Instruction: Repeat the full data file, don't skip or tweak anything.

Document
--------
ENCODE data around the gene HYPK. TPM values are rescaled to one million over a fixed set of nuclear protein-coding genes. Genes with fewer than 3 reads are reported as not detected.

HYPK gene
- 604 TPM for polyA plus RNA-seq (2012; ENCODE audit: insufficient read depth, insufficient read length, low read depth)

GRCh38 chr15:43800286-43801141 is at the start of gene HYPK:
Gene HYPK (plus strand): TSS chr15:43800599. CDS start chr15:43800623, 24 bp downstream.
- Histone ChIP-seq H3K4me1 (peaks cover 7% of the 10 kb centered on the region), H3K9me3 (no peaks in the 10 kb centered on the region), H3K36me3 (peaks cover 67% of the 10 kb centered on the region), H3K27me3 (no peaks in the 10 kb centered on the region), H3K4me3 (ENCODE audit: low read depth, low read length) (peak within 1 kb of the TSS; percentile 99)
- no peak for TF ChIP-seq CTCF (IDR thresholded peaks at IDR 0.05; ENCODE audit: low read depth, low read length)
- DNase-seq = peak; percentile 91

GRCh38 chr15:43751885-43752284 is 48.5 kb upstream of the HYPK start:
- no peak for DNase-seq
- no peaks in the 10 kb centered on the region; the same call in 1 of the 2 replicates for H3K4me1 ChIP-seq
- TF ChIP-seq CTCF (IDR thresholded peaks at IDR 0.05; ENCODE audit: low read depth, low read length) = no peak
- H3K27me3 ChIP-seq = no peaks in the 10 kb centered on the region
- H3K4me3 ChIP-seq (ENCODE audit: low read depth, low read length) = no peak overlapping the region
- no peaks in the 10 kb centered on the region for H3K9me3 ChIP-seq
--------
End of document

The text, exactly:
ENCODE data around the gene HYPK. TPM values are rescaled to one million over a fixed set of nuclear protein-coding genes. Genes with fewer than 3 reads are reported as not detected.

HYPK gene
- 604 TPM for polyA plus RNA-seq (2012; ENCODE audit: insufficient read depth, insufficient read length, low read depth)

GRCh38 chr15:43800286-43801141 is at the start of gene HYPK:
Gene HYPK (plus strand): TSS chr15:43800599. CDS start chr15:43800623, 24 bp downstream.
- Histone ChIP-seq H3K4me1 (peaks cover 7% of the 10 kb centered on the region), H3K9me3 (no peaks in the 10 kb centered on the region), H3K36me3 (peaks cover 67% of the 10 kb centered on the region), H3K27me3 (no peaks in the 10 kb centered on the region), H3K4me3 (ENCODE audit: low read depth, low read length) (peak within 1 kb of the TSS; percentile 99)
- no peak for TF ChIP-seq CTCF (IDR thresholded peaks at IDR 0.05; ENCODE audit: low read depth, low read length)
- DNase-seq = peak; percentile 91

GRCh38 chr15:43751885-43752284 is 48.5 kb upstream of the HYPK start:
- no peak for DNase-seq
- no peaks in the 10 kb centered on the region; the same call in 1 of the 2 replicates for H3K4me1 ChIP-seq
- TF ChIP-seq CTCF (IDR thresholded peaks at IDR 0.05; ENCODE audit: low read depth, low read length) = no peak
- H3K27me3 ChIP-seq = no peaks in the 10 kb centered on the region
- H3K4me3 ChIP-seq (ENCODE audit: low read depth, low read length) = no peak overlapping the region
- no peaks in the 10 kb centered on the region for H3K9me3 ChIP-seq